If you do not have any pantry staples, you may want to spend a portion of your monthly budget on the first shopping trip to purchase staples or sale items. I would have added some bulk items like rice or sale items if I was doing so.

Put on your apron, because you will need to follow a few recipes to make this happen! Even if you have a higher food budget, you’ll want to try out the butter tortilla recipe!

Adjust the shopping list: Swap proteins

Package of chicken from the grocery store
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I took a look at the items that had the highest increases in 2021 according to the USDA, and I looked at ways to stretch those items into as many meals as possible.

For instance, beef prices rose 9.3% in 2021, so I ditched my usual ground beef purchase and looked at pork and poultry. Both of those meat items rose as well, but not as much as beef — 8.6% and 5%, respectively.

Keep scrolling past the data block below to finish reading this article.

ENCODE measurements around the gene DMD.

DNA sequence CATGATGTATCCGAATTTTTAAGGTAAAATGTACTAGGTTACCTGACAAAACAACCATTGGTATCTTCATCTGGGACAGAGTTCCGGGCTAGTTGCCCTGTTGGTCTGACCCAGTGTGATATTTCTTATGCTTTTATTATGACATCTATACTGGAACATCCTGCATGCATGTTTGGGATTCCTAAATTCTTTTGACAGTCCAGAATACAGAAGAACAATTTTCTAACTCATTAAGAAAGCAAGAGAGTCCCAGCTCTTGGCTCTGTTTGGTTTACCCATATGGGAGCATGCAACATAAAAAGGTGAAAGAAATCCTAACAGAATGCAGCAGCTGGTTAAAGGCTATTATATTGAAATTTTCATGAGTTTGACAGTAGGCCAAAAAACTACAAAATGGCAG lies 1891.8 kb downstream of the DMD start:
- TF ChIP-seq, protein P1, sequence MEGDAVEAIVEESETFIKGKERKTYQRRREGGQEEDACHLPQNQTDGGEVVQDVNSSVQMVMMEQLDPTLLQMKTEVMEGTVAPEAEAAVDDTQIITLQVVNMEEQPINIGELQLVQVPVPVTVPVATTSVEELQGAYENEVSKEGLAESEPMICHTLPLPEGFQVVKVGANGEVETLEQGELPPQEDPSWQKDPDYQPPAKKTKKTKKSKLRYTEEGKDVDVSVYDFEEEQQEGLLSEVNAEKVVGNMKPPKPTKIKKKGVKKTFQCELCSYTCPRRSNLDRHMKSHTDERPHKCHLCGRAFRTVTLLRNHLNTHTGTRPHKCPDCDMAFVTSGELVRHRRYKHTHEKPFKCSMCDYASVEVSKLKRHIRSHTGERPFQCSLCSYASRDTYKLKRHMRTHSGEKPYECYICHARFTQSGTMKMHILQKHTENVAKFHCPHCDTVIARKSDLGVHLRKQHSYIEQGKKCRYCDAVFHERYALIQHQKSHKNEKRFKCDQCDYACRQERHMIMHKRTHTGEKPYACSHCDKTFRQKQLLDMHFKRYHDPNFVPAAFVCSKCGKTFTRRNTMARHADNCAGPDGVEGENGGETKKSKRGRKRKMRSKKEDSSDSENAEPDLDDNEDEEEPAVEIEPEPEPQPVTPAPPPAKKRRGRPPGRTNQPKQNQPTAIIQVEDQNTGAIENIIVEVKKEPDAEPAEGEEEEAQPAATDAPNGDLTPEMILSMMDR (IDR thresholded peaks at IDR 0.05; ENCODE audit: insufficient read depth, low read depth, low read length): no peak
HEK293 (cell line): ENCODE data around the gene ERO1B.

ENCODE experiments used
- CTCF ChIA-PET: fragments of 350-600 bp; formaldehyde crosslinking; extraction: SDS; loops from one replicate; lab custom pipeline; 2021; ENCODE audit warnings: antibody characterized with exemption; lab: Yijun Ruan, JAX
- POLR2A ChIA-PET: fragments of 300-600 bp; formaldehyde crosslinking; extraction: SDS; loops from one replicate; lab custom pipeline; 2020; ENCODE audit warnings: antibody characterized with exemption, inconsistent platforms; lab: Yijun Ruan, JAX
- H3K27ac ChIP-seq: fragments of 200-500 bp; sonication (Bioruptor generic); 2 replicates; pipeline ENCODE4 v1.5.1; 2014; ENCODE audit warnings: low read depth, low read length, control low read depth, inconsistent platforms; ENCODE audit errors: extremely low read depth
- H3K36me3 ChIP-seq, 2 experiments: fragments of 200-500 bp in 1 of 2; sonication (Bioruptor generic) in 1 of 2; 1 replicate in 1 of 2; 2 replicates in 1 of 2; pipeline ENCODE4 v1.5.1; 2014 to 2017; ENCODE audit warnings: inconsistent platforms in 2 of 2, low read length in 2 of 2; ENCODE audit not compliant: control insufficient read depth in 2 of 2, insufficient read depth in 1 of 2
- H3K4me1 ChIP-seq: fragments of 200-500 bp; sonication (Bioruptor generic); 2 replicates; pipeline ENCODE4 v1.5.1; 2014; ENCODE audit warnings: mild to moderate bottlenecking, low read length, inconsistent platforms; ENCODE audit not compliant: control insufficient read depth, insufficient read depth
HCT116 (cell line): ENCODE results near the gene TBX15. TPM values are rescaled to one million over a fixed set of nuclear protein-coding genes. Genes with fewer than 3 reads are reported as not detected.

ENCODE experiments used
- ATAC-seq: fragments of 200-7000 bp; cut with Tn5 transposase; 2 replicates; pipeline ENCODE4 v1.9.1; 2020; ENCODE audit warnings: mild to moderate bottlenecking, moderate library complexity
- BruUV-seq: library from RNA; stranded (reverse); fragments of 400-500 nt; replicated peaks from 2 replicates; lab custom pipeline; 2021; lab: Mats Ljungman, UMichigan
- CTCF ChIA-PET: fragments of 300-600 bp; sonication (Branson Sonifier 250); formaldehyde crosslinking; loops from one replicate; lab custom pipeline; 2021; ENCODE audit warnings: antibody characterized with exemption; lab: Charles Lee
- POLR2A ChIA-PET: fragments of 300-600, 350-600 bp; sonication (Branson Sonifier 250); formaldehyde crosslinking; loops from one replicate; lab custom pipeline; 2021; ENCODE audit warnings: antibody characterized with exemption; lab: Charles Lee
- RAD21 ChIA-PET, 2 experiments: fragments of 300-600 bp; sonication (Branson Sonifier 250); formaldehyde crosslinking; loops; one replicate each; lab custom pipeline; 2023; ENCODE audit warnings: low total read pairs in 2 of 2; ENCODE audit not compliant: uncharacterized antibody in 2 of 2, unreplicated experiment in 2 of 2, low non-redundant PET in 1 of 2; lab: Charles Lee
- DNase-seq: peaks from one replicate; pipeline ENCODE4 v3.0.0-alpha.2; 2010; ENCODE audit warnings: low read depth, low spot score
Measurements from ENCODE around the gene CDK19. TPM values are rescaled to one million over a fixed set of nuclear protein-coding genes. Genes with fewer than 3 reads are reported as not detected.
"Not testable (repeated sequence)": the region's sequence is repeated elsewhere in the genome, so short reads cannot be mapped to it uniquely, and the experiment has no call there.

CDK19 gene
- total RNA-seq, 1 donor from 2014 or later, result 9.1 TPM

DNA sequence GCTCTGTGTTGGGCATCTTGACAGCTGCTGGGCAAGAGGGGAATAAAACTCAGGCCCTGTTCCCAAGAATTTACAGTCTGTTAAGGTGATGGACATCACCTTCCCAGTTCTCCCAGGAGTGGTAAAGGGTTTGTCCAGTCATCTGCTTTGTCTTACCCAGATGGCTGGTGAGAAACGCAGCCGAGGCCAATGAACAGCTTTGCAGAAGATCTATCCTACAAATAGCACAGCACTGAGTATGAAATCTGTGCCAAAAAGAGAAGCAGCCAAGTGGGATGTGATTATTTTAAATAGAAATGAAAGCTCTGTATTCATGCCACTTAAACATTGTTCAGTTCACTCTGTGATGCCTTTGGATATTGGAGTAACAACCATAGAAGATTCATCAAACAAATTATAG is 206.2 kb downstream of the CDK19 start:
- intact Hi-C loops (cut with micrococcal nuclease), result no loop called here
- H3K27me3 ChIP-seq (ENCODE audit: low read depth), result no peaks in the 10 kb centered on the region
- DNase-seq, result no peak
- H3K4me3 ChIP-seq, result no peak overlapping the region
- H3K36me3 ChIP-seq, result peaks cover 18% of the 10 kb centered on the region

The plan was to buy a whole chicken for this experiment, but ALDI had a sale on chicken quarters in 10-pound bags. Pivot! A whole chicken would have cost at least $10, but I cut my cost down to $5.50.

Yes, I had to sacrifice the white meat of the chicken, but eventually breasts or whole chickens will be on sale.

I dropped a half pork loin in the cart for $6.56 instead of buying ground beef at $6.99 per pound, knowing that this purchase would become pork medallions, shredded pork barbecue, and even substitute for ham in a breakfast omelette. Ka-ching!

(If you haven’t cooked with pork loin before, check out this helpful article that explains four techniques for cooking this inexpensive, versatile cut of meat.)

Adjust the shopping list: Eggs and dairy